There is more than enough blame to go around, from the local corrupt Real Estate Agent to the corner offices and penthouses of Wall Street.  To target all the fish in the food chain while ignoring the sharks in Congress is not reform.  It is only “business as usual” with slightly different scapegoats.  McCain is focusing on the money Obama collected from Fannie and Freddie while studiously avoiding any mention of Dodd, Franks, and others on Capitol Hill feeding at the trough.

This is his big chance to demonstrate he will bring true change to Washington.  If he shows a willingness to take on his cronies in Congress his trip to the White House will be a “cake walk”.  Otherwise he is likely to loose his momentum to Obama while, at the same time, lending credence to Democratic desires to strengthen their grip on the economy.

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Is Real Reform Possible?

The McCain-Palin campaign is presenting itself as a reform ticket and the country is responding with increasing support.  Some polls have them moving into a double digit lead over Obama.  We have heard promises of reform before, but for the first time in living memory there is a real possibility it will be attempted.  The question is whether or not reform is possible.

Any meaningful, lasting reform would involve major changes in Americans expectations from government.  It would mean at least a partial return to constitutional government, which we have not had for several generations.  Socialist programs that have been implemented since the Great Depression would have to be rolled back and the federal government’s involvement in extra-constitutional areas would have to be severely curtailed.

Both McCain and Palin have expressed the desire to end “earmarks” and pork barrel spending. That’s a good start, but they are kind of a “gimmie” for most Americans and do not address our fundamental problems.  Real reform needs to take place in those areas the public has come to enjoy and expect, but which, sooner or later, will result in our collapse as a free nation.

For example, there is no constitutional authority for the federal government’s involvement in education or health care.  Yet, these two issues are near the top of the list for most Americans who are demanding the government “do something”.  The responsibility for these programs, if approved by the voters, belongs to the individual states not the federal government.  The principle of limited government with enumerated powers is the fundamental principle of our form of government.  We have been moving away from this principle for the past hundred years, since the rise of the “progressive” movement.

Many if not most of the economic and energy problems we are facing today can be traced to a basic principle of socialism.  Sooner or later, socialism always fails.  What we are seeing today is the end result of socialist programs begun in the early part of the twentieth century.  Fannie Mae and Freddie Mac are perfect examples.  They were begun in 1938 as quasi-governmental organizations for the purpose of helping homeowners recover from the Great Depression and provide financing for a depressed mortgage industry.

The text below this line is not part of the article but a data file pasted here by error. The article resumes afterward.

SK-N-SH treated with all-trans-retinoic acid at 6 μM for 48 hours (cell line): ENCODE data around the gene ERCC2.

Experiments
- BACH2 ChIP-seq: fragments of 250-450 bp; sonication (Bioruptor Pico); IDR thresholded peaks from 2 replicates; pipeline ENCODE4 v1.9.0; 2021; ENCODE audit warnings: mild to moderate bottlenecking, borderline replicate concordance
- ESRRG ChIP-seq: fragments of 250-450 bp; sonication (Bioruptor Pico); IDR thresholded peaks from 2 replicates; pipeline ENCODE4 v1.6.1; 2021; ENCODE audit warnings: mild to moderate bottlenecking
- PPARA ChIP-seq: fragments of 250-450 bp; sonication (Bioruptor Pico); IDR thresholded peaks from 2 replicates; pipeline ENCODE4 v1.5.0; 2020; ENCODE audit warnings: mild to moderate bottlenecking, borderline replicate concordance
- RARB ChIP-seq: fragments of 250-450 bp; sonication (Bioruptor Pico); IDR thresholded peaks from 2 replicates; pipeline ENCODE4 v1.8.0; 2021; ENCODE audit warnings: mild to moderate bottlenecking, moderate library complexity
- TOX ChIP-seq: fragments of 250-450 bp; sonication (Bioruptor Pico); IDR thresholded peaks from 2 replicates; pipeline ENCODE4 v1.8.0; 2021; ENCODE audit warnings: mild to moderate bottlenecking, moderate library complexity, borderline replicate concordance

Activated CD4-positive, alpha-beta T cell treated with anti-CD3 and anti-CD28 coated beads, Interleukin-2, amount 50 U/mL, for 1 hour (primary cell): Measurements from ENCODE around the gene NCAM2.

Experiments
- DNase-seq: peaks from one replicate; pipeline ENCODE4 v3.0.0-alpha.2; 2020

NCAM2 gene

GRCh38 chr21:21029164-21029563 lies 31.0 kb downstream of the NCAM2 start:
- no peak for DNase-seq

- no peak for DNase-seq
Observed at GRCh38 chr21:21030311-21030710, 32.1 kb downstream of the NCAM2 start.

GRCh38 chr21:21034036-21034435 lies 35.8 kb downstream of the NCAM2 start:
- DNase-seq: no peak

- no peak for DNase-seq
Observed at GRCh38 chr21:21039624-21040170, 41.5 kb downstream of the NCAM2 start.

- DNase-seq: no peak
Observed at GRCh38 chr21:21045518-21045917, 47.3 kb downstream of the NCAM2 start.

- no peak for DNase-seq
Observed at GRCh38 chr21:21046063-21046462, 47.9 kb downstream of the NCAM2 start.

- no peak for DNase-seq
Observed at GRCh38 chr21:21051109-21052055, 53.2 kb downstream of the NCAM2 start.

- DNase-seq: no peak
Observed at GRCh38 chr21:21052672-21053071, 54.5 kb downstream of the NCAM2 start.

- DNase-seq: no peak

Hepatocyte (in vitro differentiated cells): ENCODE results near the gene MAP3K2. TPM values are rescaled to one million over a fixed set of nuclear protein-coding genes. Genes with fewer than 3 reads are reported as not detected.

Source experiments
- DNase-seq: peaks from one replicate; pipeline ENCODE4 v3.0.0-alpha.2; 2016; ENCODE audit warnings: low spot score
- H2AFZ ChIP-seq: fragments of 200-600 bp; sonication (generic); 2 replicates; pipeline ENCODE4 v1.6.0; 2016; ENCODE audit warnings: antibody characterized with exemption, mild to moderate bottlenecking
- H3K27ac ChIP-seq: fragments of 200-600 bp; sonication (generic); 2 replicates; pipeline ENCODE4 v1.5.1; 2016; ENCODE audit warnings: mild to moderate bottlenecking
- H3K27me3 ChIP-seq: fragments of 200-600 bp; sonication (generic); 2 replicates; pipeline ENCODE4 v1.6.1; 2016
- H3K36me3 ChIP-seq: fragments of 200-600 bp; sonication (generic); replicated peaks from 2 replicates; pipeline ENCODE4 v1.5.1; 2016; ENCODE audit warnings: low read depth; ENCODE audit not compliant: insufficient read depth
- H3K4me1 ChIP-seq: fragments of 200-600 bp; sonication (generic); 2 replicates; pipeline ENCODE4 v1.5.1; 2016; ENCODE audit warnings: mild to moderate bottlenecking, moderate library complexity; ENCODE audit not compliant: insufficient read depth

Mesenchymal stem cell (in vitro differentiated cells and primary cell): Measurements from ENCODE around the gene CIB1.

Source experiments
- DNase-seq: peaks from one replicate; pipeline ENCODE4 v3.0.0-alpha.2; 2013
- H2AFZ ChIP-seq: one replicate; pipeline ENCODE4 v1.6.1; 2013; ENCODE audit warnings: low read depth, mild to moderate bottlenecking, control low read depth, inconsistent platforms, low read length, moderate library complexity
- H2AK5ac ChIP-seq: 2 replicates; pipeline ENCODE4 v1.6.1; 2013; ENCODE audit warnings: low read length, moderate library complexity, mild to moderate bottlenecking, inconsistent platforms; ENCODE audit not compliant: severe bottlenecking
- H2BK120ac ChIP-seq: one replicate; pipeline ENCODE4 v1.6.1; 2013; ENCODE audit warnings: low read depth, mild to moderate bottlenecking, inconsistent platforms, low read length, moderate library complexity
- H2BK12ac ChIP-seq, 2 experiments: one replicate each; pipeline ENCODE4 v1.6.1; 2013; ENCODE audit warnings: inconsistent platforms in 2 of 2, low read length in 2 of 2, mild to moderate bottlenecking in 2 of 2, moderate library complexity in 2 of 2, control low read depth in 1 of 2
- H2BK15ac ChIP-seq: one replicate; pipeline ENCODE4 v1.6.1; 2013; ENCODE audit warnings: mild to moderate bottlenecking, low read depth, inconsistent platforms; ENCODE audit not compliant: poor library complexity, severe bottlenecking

Since then they have grown to the point where they account for more than half of the twelve trillion dollar mortgage market.  For decades, “social engineering” has been one of Fannie and Freddie’s major functions.  Poor oversight by those responsible for its management, coupled with years of mismanagement and corruption, and sloppy regulation by Congress left it unable to cope with the soft housing market that normally follows an economic “bubble”.

The result is that taxpayers are now on the hook for billions if not trillions of dollars worth of bad loans.  An indication of just how far we have drifted from constitutional government is the extent to which so many otherwise conservatives see the nationalization of over half of the domestic mortgage market as a good thing.

It only took forty years for socialism to wreck our healthcare system.  The current healthcare “crisis” is the direct result of the federal government’s involvement in Medicare and Medicaid.  As with the mortgage market, when a socialist program fails, the proposed solution is usually to nationalize those parts of the economy affected.  Healthcare and energy will be the next ones scheduled for nationalization if we continue on the current path.

Unfortunately, John McCain also takes a “soft” socialistic approach to the problems of energy, healthcare, education, and the economy, only differing from the socialist/democrat agenda in degree and detail.  There is no way of knowing just how Sarah Palin views the Constitution.  In the past seventy-four years I have never heard a journalist or anyone else ask a politician to explain just how a proposal or bill fits within the Constitution.  While most politicians on both sides of the aisle give lip service to a reverence for the Constitution, their actions indicate that compliance with its limitations is seldom considered.

There is no doubt in my mind that John McCain and Sarah Palin represent the best chance in my lifetime for real government reform.  I would feel much more comfortable, however, if once in a while they would explain why certain proposals of Barack Obama are unconstitutional and why those proposed by them are not.

In addition, I cannot help but wondering how the American people would react if McCain and Palin suddenly started attempting to eliminate unconstitutional programs.   How would they react if the redistribution of wealth through progressive taxation was ended, or subsidies for social and economic engineering, or bureaucracies and their accompanying subsidies dealing with education, energy, housing, urban development, agriculture, etc. were cut back or terminated?

Has an educational system dominated by socialism for four generations so indoctrinated our citizenry in the socialist lifestyle that weaning them off it would be too difficult to succeed?  There is no effort to counter socialism as socialism because too few Americans recognize it, or feel its effects on their lives and future happiness.  The consequences of socialism are masked behind an unsustainable level of debt.

Socialist programs seem to endure for about four or five generations before they collapse from their own weight.  This has been the experience of the Soviet Union, Western Europe and our own ventures into socialism.  This is easily seen by examining the history of European healthcare systems, the labor market in France and our own Social Security, Medicare and mortgage financing systems, to name a few.

In spite of the inevitable failure of these systems, most Americans would resist ending or even shrinking them to any meaningful degree.  The outcome of the November election is meaningless if we continue to ignore the damage socialism has inflicted on our form of government and our way of life during the past century.